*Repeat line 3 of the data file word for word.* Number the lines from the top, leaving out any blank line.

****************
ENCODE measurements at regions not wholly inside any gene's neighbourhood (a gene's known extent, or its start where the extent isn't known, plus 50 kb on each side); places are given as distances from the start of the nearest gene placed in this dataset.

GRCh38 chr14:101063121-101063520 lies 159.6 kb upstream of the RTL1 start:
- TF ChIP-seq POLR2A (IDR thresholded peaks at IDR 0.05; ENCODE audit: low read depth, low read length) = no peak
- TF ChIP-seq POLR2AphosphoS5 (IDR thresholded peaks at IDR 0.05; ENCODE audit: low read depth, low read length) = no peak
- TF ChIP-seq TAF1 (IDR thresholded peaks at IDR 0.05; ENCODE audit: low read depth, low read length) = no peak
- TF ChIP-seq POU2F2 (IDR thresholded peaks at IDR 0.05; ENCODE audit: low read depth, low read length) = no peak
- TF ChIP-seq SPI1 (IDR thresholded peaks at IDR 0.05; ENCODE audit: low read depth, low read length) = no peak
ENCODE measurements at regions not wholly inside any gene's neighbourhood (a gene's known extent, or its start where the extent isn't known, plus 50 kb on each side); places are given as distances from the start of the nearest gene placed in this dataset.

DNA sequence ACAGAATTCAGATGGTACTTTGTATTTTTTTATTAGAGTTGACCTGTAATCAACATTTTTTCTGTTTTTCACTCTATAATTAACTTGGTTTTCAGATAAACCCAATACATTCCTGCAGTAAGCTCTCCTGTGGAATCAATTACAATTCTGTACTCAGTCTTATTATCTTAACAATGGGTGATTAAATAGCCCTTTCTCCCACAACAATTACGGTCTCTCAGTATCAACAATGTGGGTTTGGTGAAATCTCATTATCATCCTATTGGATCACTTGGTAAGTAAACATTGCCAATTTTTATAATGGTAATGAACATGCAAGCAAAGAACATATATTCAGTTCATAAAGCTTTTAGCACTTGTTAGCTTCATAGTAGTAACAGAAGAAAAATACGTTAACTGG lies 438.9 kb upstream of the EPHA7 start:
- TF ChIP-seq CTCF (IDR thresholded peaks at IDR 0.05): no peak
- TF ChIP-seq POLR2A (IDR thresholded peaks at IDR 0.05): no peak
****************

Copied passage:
- TF ChIP-seq POLR2A (IDR thresholded peaks at IDR 0.05; ENCODE audit: low read depth, low read length) = no peak